A stretch of nearly 120-year-old tram tracks will be replaced around Lake Wendouree in a $1.2 million boon for the Ballarat Tramway Museum.
The 600-metre section of the tracks through the Ballarat Botanical Gardens was originally laid in 1905 and is in dire need of replacing, with their condition so poor that they are actually causing damage to the museum's 15-strong fleet of heritage trams.
The upgrades will support the more than 30,000 rides the Ballarat Tramway Museum completes every year and save valuable time and money for the museum and its volunteers that spend up to $40,000 a year and thousands of hours maintaining the fleet.
With 300 metres of track replaced in 2019 and this new 600-metre section hoped to be completed by the end of the year, it leaves another 600 metres still to be replaced before the 1.5-kilometre track restoration is complete.
Ballarat Tramway Museum president Paul Mong said the organisation has had to increase its workforce due to the additional maintenance needed on the trams.
"As they get older, the body work starts to move, it's starting to deteriorate and there's a lot more mechanical problems. At the moment, we have two trams out of action because of the condition of the track," he said.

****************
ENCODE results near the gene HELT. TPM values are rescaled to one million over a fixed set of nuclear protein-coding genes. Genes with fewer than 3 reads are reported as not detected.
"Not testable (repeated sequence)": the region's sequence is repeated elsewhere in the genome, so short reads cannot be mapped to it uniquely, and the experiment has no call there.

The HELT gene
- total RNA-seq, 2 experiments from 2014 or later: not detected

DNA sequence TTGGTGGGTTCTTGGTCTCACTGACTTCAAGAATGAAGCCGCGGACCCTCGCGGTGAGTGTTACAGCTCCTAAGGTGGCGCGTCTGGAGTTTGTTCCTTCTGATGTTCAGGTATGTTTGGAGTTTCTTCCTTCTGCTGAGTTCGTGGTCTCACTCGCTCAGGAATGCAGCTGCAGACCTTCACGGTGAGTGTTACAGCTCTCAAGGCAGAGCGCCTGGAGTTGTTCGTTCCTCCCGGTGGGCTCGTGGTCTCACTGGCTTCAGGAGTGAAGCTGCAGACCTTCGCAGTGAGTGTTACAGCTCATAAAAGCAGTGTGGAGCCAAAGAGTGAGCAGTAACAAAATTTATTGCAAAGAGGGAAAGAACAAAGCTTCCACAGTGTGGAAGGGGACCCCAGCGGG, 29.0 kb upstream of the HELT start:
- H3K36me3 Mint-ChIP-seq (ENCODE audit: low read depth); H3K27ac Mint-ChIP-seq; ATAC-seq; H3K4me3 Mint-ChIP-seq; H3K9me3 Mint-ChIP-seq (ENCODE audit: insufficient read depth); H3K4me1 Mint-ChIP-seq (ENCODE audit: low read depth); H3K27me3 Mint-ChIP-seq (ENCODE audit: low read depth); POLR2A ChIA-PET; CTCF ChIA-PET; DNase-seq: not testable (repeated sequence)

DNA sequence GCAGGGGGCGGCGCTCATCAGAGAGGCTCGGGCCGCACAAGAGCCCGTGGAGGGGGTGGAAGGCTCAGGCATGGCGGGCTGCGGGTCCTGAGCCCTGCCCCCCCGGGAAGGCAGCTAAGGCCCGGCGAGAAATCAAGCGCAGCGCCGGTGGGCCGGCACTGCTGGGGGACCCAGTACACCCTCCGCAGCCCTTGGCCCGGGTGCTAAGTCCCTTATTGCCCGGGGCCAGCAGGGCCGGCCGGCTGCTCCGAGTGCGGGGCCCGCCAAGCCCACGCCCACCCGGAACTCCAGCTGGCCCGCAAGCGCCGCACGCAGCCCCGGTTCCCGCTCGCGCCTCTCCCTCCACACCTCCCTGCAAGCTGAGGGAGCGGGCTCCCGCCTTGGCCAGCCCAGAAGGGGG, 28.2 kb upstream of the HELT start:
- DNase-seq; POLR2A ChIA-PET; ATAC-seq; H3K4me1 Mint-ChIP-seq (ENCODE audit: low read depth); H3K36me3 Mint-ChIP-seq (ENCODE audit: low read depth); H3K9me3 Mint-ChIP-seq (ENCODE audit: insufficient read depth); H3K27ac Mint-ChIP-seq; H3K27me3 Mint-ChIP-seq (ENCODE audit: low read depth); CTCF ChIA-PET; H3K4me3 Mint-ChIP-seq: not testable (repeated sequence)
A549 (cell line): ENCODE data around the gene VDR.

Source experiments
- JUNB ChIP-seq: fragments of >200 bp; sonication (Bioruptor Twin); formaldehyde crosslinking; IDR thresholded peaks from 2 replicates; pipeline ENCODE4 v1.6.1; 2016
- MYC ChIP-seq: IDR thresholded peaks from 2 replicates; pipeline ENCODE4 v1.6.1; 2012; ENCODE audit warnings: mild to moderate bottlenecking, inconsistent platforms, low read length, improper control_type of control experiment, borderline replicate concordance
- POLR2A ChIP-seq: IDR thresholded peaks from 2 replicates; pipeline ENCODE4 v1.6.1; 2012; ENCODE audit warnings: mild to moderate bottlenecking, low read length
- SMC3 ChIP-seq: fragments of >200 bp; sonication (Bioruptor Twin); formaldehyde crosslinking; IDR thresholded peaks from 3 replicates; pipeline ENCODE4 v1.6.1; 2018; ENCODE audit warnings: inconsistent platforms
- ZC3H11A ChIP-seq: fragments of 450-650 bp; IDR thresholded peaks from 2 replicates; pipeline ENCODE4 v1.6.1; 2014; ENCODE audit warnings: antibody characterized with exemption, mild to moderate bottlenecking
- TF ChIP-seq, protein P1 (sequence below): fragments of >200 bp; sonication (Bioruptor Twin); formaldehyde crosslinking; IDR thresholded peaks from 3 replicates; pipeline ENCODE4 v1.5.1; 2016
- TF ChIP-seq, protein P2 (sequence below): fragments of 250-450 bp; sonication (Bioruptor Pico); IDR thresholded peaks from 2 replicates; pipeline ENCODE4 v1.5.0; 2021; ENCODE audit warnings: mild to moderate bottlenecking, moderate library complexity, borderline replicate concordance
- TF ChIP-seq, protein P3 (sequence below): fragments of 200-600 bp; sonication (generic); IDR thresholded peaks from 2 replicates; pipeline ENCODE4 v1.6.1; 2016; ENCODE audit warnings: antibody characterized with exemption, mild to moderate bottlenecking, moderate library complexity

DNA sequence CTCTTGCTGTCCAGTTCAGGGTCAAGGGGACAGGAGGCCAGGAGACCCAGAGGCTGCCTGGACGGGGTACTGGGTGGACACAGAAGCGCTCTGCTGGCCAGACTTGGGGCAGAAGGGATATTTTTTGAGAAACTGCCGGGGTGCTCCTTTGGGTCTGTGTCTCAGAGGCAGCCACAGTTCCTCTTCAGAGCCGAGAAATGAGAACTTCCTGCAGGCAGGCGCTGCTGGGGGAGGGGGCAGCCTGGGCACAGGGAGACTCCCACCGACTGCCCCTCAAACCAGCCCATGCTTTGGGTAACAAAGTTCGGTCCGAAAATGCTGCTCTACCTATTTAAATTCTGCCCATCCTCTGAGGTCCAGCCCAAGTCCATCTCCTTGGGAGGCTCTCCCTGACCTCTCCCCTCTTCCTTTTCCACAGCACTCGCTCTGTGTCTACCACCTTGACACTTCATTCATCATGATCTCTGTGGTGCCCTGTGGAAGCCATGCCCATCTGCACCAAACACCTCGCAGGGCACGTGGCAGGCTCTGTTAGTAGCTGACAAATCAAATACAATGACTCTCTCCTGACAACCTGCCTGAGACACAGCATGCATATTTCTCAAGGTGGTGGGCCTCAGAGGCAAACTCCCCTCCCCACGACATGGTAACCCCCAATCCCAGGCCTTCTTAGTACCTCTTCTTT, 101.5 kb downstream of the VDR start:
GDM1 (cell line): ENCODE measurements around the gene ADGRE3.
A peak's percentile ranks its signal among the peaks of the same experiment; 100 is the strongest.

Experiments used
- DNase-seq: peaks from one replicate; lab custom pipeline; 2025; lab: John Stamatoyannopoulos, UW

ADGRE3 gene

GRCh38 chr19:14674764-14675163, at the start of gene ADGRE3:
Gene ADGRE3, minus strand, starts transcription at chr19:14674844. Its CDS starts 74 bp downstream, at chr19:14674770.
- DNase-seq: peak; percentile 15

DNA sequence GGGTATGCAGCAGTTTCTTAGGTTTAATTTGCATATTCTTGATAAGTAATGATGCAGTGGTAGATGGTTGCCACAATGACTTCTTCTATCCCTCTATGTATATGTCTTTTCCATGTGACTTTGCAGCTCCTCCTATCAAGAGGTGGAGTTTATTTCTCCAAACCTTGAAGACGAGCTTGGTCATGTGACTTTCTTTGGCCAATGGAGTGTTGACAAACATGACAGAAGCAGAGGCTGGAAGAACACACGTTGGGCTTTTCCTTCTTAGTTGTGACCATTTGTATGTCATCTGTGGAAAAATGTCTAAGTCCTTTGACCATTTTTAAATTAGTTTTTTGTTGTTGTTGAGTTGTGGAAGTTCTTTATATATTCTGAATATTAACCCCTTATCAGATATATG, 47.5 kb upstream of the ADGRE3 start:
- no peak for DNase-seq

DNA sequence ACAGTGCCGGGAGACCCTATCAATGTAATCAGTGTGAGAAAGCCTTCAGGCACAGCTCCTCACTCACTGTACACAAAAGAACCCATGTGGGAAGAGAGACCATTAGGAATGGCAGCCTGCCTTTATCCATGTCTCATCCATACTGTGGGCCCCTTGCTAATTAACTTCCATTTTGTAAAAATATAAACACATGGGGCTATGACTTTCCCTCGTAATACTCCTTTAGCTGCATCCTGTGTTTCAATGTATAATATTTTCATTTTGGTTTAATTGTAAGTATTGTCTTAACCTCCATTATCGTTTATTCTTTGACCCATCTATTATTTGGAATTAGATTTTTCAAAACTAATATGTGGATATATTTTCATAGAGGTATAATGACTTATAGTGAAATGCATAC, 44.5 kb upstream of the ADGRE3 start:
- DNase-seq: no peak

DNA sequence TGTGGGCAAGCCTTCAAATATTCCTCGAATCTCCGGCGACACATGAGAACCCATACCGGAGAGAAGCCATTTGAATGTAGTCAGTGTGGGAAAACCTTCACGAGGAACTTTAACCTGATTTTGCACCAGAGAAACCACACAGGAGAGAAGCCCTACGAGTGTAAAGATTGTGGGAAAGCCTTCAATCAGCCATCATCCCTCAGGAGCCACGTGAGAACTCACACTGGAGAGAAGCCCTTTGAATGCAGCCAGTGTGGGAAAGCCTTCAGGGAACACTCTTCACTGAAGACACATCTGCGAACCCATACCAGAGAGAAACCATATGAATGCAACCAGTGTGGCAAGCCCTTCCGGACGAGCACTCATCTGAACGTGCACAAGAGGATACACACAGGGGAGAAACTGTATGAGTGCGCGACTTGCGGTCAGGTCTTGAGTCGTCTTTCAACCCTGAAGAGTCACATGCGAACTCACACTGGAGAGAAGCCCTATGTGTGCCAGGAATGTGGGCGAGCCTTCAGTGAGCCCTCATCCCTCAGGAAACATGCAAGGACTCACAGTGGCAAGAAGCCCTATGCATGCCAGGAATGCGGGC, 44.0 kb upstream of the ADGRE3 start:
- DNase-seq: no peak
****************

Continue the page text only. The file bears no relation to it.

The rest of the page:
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"I've been a volunteer here for 30 years now and over the last 10 years, the track had really deteriorated, to the point where we're actually cutting sections out to replace them so we can no longer weld them up.
"The track condition is that poor of condition, if we don't do something in the next 12 months, we will not be able to operate."
Mr Mong said the museum had been advocating for a decade to get the track replaced.
"It would be great to see our track replaced then we can start to talk about extending it. We're growing, we've been operating for 50 years now and we're really taking it to the next level," he said.
"It is crucial. Without this track being replaced, we cannot operate so we'll just be a static display. One of the things that visitors enjoy is not only experiencing the trams but actually going for a ride on them."
The $1.2 million project has been funded through the state government's Regional Jobs and Infrastructure Fund with the Ballarat Tramway Museum also contributing.
Member for Wendouree Juliana Addison said the project would create about 30 jobs.
"These tram tracks were first laid down in 1905, and they have served our community incredibly well, but they are in a state of disrepair and it's very important that urgent upgrades are made to keep our passengers safe on our trams as well as protect our beautiful heritage trams," she said.
"We know that our trams are very popular with over 30,000 rides on them per year, it's a real feature for our community and we want to do all we can to make sure that generations and generations to come get to enjoy the beautiful trams along Lake Wendouree.
"We know this adds value, we know this is going to create jobs and this is a win-win for our community."
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